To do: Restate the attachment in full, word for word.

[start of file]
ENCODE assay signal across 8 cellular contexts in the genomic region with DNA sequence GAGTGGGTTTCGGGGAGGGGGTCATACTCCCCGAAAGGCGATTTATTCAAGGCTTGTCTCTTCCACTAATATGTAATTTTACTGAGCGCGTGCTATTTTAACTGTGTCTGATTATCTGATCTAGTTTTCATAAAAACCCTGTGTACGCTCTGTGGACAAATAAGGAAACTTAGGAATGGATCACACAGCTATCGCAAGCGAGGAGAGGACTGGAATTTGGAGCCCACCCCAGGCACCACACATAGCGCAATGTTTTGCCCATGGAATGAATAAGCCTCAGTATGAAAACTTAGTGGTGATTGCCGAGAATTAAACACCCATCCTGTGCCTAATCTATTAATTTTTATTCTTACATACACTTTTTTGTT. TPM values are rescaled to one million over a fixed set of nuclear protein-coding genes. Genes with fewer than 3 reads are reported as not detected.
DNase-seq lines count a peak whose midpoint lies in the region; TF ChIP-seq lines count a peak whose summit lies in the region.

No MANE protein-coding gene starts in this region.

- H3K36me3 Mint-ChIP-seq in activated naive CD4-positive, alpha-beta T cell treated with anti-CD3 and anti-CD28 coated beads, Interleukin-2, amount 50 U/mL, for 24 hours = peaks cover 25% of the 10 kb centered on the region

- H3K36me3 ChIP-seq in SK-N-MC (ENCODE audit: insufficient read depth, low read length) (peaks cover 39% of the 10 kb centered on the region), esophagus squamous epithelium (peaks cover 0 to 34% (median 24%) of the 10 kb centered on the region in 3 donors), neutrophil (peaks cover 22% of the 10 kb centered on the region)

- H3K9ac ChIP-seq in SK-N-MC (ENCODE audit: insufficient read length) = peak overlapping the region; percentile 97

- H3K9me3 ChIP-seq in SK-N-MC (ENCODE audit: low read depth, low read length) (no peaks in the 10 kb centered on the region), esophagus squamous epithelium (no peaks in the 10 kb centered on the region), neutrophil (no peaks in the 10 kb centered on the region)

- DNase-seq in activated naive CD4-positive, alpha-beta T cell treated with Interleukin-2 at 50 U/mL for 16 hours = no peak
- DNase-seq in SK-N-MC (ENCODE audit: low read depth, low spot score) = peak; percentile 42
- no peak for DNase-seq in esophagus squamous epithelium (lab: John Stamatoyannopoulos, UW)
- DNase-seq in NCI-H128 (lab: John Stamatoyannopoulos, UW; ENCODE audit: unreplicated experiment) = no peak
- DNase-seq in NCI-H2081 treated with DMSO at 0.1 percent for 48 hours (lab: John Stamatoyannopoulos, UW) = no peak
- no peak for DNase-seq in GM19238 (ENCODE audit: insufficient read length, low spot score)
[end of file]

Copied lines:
ENCODE assay signal across 8 cellular contexts in the genomic region with DNA sequence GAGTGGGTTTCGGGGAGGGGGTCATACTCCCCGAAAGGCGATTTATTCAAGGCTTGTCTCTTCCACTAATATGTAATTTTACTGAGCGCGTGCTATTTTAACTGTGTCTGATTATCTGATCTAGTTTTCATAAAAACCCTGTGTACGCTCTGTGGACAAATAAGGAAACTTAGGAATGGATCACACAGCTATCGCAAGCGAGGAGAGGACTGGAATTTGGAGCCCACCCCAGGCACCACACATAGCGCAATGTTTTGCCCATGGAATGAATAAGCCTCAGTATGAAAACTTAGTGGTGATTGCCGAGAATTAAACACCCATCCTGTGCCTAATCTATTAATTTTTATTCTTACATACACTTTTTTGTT. TPM values are rescaled to one million over a fixed set of nuclear protein-coding genes. Genes with fewer than 3 reads are reported as not detected.
DNase-seq lines count a peak whose midpoint lies in the region; TF ChIP-seq lines count a peak whose summit lies in the region.

No MANE protein-coding gene starts in this region.

- H3K36me3 Mint-ChIP-seq in activated naive CD4-positive, alpha-beta T cell treated with anti-CD3 and anti-CD28 coated beads, Interleukin-2, amount 50 U/mL, for 24 hours = peaks cover 25% of the 10 kb centered on the region

- H3K36me3 ChIP-seq in SK-N-MC (ENCODE audit: insufficient read depth, low read length) (peaks cover 39% of the 10 kb centered on the region), esophagus squamous epithelium (peaks cover 0 to 34% (median 24%) of the 10 kb centered on the region in 3 donors), neutrophil (peaks cover 22% of the 10 kb centered on the region)

- H3K9ac ChIP-seq in SK-N-MC (ENCODE audit: insufficient read length) = peak overlapping the region; percentile 97

- H3K9me3 ChIP-seq in SK-N-MC (ENCODE audit: low read depth, low read length) (no peaks in the 10 kb centered on the region), esophagus squamous epithelium (no peaks in the 10 kb centered on the region), neutrophil (no peaks in the 10 kb centered on the region)

- DNase-seq in activated naive CD4-positive, alpha-beta T cell treated with Interleukin-2 at 50 U/mL for 16 hours = no peak
- DNase-seq in SK-N-MC (ENCODE audit: low read depth, low spot score) = peak; percentile 42
- no peak for DNase-seq in esophagus squamous epithelium (lab: John Stamatoyannopoulos, UW)
- DNase-seq in NCI-H128 (lab: John Stamatoyannopoulos, UW; ENCODE audit: unreplicated experiment) = no peak
- DNase-seq in NCI-H2081 treated with DMSO at 0.1 percent for 48 hours (lab: John Stamatoyannopoulos, UW) = no peak
- no peak for DNase-seq in GM19238 (ENCODE audit: insufficient read length, low spot score)